"Fix your network with the HUGE F'ing pile of cash you have from the iPhone subscriber base!", is the only advise I have.



    Sheldon



    Thank you.

    I've never seen any utility bill this high- ever. It's almost double my electric bill!

    I know I have a premium product and therefore pay a premium service but I'm paying for unlimited MMS. Where is it?
  • Reply 8 of 145
    Quote:
    Originally Posted by ralphdaily View Post


    I'm glad I live in Alabama. I have 3G and surf my iPhone like a computer. I have no problems and most of the time I don't turn on wifi the 3G is so fast. There aren't that many iPhones here so not much congestion. I was in Manhattan a few months ago and my iPhone was painfully slow so feel sorry for the people having to put up with that.



    manhattan...alabama........manhattan....alabama... Hmm....lol
  • Reply 9 of 145
    Let's all be sympathetic for poor AT&T WIreless, who apparently just wanted to pocket our money instead of spending it to upgrade their infrastructure.



    Mobile Safari is not Pocket IE. In the 3 years I've been using company-issued WM phones I think I've used the browser on them maybe 4 times-- and those were desperation moves, and the experience was so bad I wanted to take the stylus and gouge out my eyes each time.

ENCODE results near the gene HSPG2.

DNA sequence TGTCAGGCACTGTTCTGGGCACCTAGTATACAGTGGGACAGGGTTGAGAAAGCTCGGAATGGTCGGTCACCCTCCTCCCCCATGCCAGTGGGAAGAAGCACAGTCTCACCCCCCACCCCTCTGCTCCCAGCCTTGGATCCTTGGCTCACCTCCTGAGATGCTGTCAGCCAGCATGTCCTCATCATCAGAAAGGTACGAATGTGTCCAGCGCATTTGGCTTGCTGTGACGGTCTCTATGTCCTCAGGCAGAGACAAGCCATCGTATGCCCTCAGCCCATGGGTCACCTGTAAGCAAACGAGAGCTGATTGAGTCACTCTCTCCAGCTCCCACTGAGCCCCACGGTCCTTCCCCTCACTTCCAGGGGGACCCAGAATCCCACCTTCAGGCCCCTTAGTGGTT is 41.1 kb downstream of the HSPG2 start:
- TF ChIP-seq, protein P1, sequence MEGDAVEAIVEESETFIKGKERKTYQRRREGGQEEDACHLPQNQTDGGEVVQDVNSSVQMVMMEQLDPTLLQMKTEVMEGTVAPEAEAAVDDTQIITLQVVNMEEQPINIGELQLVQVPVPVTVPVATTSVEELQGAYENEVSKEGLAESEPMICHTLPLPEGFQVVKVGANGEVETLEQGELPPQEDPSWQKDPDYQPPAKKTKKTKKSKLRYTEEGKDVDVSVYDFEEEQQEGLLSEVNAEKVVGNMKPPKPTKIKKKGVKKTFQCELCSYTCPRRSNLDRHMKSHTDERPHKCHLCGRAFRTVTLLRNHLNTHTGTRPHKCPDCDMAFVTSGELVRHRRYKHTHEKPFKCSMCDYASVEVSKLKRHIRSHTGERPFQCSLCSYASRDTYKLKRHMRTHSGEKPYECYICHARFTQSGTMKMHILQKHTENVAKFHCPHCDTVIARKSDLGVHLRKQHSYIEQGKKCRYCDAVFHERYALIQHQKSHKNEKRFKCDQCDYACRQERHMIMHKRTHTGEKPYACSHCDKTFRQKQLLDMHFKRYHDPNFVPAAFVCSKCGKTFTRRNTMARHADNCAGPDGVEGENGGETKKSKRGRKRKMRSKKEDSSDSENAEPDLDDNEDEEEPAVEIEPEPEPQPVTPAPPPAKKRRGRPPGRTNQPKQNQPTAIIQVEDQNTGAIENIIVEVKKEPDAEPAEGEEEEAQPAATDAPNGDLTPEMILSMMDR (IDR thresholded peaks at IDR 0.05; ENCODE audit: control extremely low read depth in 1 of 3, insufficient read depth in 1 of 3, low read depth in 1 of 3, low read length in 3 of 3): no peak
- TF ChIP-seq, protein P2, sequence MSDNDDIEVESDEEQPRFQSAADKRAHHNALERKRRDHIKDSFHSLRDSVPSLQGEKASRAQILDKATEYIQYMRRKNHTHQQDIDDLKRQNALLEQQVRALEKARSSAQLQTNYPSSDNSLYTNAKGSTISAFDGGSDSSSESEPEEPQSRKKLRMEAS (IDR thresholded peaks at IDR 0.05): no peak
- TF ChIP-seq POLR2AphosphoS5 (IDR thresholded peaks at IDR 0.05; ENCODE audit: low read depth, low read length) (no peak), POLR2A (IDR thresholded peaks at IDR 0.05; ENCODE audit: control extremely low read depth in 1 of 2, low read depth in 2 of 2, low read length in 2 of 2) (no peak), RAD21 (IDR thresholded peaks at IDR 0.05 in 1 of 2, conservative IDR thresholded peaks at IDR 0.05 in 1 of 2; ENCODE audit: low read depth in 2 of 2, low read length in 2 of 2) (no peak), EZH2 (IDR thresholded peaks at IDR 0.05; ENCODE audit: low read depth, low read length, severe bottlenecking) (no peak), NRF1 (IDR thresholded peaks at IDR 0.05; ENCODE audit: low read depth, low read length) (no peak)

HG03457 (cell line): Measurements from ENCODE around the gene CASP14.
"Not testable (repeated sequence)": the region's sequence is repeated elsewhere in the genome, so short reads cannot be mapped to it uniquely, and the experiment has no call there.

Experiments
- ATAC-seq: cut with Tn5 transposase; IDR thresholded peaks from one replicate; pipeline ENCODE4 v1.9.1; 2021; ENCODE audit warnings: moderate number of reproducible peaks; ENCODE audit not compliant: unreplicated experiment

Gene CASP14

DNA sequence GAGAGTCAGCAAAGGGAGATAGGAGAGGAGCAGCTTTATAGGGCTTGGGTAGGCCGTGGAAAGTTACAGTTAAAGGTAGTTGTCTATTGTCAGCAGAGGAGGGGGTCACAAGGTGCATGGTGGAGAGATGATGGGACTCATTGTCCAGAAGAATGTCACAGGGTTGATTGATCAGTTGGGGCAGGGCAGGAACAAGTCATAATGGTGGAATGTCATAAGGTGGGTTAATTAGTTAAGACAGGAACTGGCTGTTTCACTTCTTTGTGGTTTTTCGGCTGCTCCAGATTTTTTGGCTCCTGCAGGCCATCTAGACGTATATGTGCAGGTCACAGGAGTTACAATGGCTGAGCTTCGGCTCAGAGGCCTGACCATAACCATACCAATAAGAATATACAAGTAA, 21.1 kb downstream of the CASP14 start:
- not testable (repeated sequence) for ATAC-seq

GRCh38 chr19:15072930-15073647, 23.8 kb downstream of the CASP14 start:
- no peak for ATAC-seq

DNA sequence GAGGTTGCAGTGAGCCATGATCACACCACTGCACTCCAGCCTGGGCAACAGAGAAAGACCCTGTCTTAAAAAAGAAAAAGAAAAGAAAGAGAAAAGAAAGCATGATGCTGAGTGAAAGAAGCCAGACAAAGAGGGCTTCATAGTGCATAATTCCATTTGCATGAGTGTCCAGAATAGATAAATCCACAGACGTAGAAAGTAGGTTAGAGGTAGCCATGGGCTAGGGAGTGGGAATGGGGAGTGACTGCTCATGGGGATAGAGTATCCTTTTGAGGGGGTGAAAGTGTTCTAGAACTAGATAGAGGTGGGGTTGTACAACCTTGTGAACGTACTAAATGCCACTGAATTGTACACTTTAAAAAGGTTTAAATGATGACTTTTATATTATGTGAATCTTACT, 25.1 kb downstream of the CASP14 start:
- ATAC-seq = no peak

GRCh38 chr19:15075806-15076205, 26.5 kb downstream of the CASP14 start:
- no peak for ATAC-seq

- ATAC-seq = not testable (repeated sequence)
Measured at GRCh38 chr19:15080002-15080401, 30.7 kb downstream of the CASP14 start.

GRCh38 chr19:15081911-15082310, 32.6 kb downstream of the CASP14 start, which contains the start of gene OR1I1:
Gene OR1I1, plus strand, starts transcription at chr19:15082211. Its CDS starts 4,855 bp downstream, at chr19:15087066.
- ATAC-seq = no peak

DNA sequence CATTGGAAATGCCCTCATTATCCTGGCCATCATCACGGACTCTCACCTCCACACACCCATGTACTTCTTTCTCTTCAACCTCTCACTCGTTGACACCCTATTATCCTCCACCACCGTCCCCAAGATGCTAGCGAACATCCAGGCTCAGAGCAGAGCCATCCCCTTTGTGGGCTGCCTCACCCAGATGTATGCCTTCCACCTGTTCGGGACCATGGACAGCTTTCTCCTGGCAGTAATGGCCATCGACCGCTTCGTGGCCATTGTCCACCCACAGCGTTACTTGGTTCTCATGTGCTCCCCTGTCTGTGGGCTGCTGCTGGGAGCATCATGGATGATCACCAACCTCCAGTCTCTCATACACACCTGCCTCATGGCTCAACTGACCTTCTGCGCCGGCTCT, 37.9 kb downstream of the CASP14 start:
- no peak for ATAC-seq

The idea that people would actually *use* a usable mobile browser was apparently beyond AT&T's reckoning. They will be in seriously deep doo-doo once Verizon gets their hands on the iPhone in a year or so.



    ~Philly
  • Reply 10 of 145
    eventually around the world, slow internet will be an issue of the past
  • Reply 11 of 145
    Quote:
    Originally Posted by stokessd View Post


    They are charging me $40 a month for "DATA", the same as I pay for my comcast cable modem.



    I assume you are on the enterprise plan? I only pay 30 a month.



    Quote:
    Originally Posted by teckstud View Post


    I've never seen any utility bill this high- ever. It's almost double my electric bill!





    I'd like to switch to your electric company because I don't get that low rate for my monthly electric bill. I am at 12 cents a kilowatt however............
  • Reply 12 of 145
    I think a Formula 1 race car would be a more appropriate analogy if you want to discuss bandwidth usage. iPhones use up a lot of bandwidth (just like a F1 car uses up tons of gas per mile), but you also get magnificent performance, speed, handling, ergonomics, telemetry, and precision.
  • Reply 13 of 145
    teckstudteckstud Posts: 6,476member
    Quote:
    Originally Posted by carloblackmore View Post


    I think a Formula 1 race car would be a more appropriate analogy if you want to discuss bandwidth usage. iPhones use up a lot of bandwidth (just like a F1 car uses up tons of gas per mile), but you also get magnificent performance, speed, handling, ergonomics, telemetry, and precision.



    Excellent!
  • Reply 14 of 145
    wigginwiggin Posts: 2,265member